When a parent showed up earlier this month at Houston’s James Madison High School to enroll her child, she was asked to leave for violating the school’s dress code. Wearing a T-shirt dress and her hair wrapped in a scarf, she didn’t at first understand. When she pressed school officials to show her the dress code policy she was violating, they called the police.
The day after the confrontation, an official policy was created and posted on the school’s website. A letter informed parents and guardians that they cannot show up at the school wearing leggings, pajamas, low-cut tops, house shoes, sagging pants, short shorts, hair rollers, or a satin cap, bonnet or shower cap.
Don't Call the Police Over Parental Dress. Full Stop.
It is never OK to call police on a parent for what appears to be a minor issue that should be resolved between adults. We know that the presence of police on school campuses often creates more conflict, as we understand the history of police abuse toward people of color. This particular school is predominately comprised of black and Latinx students. Police should never take the lead in a situation that doesn’t pose a physical threat to the well-being of people in the school community.
The Problem With Respectability
Justifying the school’s new parent and guardian dress code, the principal, an African American woman, says the policy’s purpose is to set an example for students. The letter explains, “To prepare our children and let them know daily, the appropriate attire they are supposed to wear when entering a building, going somewhere, applying for a job, or visiting someone outside of the home setting, I am going to enforce these guidelines. ... We are preparing your child for a prosperous future.”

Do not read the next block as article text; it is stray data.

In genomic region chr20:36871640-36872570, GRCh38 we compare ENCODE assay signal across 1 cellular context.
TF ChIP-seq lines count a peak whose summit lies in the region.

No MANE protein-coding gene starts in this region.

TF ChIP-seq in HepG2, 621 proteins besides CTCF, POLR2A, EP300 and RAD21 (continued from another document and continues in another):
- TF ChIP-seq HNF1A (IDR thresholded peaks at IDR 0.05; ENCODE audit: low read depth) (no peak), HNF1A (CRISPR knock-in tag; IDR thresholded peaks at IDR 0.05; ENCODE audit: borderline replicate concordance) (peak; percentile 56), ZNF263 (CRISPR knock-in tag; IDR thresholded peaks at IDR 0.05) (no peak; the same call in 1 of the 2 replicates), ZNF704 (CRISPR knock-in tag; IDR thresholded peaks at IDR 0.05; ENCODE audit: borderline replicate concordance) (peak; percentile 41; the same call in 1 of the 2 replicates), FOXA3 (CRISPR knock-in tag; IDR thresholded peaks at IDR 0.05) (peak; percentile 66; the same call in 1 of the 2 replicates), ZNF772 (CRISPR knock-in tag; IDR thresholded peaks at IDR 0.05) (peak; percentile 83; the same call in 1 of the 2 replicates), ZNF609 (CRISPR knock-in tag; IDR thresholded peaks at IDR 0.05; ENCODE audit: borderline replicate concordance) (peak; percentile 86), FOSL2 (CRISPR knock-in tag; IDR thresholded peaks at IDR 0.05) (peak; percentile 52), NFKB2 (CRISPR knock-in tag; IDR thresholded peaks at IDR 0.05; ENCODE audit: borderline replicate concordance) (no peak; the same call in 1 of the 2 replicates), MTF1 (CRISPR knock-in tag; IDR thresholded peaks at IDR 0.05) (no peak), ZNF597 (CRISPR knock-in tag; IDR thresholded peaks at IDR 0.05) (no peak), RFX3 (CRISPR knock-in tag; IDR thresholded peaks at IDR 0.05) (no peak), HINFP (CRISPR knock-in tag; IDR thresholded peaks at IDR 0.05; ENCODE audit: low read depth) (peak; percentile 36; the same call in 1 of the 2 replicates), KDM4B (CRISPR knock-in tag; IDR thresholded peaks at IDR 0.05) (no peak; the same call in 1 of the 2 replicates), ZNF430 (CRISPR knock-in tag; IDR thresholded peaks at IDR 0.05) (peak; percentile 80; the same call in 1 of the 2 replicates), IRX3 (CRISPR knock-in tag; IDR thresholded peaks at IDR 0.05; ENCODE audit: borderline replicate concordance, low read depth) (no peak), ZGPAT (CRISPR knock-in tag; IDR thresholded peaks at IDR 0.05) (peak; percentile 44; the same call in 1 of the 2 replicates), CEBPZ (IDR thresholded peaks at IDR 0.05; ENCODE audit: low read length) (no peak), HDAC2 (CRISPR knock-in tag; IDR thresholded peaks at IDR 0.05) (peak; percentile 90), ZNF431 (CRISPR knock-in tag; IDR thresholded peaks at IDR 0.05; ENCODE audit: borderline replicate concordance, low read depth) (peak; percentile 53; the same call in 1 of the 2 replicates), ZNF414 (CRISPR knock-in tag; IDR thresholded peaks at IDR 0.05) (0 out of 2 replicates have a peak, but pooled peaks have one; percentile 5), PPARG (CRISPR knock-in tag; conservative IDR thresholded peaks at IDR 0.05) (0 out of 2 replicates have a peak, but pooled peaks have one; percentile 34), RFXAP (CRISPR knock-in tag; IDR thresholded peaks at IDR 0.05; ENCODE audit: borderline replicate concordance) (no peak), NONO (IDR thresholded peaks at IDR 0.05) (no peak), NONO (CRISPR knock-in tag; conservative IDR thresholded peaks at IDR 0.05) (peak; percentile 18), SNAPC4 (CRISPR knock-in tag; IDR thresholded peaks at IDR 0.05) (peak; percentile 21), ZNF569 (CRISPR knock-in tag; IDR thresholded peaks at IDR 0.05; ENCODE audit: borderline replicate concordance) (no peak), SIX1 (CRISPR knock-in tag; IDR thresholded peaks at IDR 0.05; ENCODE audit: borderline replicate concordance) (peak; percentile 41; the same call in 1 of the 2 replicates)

Failing to distinguish between “going somewhere,” “applying for a job” and “visiting someone outside of the home setting,” the letter reinforces a dangerous narrative. While the list of prohibited items includes a range of clothing that cuts across cultural traditions, when the school framed the list in terms of “professionalism,” they joined a long and damaging tradition of arguments about respectability. These arguments are particularly harmful to black and Latinx people, who are most often their targets. They suggest that, for black and brown people to be seen and taken seriously, they must be respectable in dress—no matter the context.
While some have supported the school’s new policy, plenty of people have also pushed back. Families point out that the content and the language of the letter are surprisingly condescending.
Adults bringing their children to school are told, “We value you but we must ask you to follow the rules.” Any assurance of their value is hard to believe when they are also told, “No one can enter the building or be on the school premises wearing a satin cap or bonnet on their head for any reason.”